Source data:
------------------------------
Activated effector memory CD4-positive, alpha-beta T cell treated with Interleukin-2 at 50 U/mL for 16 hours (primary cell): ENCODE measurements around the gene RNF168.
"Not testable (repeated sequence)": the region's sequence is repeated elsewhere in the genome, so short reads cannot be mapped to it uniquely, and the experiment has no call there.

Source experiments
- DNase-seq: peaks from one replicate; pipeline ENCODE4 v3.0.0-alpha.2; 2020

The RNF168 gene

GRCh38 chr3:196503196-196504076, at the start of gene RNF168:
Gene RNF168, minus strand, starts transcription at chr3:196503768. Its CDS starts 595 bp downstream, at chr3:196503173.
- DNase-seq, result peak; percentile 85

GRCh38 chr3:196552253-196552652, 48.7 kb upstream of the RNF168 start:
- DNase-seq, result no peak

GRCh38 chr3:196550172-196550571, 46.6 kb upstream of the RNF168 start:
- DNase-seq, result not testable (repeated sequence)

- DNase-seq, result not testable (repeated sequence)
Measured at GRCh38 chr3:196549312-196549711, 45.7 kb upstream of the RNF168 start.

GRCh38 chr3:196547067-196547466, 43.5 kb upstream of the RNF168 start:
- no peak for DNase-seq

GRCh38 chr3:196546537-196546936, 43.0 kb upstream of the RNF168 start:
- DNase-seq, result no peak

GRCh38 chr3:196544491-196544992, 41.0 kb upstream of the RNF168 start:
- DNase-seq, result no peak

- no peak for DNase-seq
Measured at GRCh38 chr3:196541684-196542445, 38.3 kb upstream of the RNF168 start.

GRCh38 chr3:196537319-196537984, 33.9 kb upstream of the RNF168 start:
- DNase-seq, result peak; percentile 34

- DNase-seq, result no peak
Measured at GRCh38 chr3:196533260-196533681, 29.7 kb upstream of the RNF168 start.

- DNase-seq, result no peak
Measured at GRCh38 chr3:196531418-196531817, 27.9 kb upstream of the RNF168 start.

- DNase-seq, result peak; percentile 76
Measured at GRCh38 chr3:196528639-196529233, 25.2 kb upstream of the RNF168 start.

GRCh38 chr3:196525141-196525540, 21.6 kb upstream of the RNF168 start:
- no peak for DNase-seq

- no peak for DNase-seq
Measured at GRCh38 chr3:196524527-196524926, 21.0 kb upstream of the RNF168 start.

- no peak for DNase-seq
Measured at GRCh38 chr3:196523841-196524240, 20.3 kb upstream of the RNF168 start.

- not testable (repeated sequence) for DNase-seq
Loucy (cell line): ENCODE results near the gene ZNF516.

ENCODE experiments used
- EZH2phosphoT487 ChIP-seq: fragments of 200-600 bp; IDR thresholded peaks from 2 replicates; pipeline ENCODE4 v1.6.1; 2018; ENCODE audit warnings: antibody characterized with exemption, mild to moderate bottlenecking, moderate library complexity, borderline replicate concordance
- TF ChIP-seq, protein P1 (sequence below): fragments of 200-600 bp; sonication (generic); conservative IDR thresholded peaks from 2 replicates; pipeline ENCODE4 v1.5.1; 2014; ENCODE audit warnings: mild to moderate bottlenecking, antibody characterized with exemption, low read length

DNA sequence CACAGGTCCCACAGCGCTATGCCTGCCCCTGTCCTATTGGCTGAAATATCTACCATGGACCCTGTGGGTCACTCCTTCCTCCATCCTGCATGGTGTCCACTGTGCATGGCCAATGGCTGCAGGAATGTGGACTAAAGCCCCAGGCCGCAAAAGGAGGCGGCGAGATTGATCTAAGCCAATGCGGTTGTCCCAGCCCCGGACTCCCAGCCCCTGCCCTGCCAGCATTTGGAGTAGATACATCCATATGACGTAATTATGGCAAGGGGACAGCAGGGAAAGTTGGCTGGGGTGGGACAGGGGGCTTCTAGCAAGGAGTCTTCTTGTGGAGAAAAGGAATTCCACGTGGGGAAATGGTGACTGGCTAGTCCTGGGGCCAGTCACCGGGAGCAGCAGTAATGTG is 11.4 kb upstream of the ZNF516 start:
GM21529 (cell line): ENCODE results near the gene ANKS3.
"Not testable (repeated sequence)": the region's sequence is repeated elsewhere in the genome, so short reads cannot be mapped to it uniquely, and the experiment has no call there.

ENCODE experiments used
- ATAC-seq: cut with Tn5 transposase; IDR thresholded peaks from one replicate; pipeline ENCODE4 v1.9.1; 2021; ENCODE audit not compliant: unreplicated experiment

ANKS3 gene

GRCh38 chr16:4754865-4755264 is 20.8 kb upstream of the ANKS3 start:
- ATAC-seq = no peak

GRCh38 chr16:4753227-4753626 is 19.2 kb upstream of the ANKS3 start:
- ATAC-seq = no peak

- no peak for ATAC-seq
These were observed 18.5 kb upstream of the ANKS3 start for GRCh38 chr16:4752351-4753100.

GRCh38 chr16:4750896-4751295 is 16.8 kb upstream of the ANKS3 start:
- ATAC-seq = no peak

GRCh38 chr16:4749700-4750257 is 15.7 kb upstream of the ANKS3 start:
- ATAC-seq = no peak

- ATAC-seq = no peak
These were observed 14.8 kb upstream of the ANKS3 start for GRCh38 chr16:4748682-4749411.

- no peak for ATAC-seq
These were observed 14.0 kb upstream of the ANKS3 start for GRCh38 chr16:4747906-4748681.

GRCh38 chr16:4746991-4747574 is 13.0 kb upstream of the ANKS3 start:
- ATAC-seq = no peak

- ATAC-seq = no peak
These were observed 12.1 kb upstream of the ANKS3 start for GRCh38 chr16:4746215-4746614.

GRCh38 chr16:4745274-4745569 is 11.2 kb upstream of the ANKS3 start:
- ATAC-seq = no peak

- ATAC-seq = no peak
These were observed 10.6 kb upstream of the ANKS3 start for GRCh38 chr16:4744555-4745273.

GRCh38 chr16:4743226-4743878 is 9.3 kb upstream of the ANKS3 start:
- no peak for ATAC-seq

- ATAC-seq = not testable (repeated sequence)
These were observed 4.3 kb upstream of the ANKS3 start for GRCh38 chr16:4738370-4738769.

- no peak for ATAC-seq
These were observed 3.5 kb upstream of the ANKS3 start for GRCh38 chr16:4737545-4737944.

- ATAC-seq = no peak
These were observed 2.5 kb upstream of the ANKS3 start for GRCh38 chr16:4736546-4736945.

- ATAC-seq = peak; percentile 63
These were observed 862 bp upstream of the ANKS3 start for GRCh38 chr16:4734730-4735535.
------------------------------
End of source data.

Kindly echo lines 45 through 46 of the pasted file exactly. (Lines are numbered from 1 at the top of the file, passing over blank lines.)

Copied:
ENCODE experiments used
- ATAC-seq: cut with Tn5 transposase; IDR thresholded peaks from one replicate; pipeline ENCODE4 v1.9.1; 2021; ENCODE audit not compliant: unreplicated experiment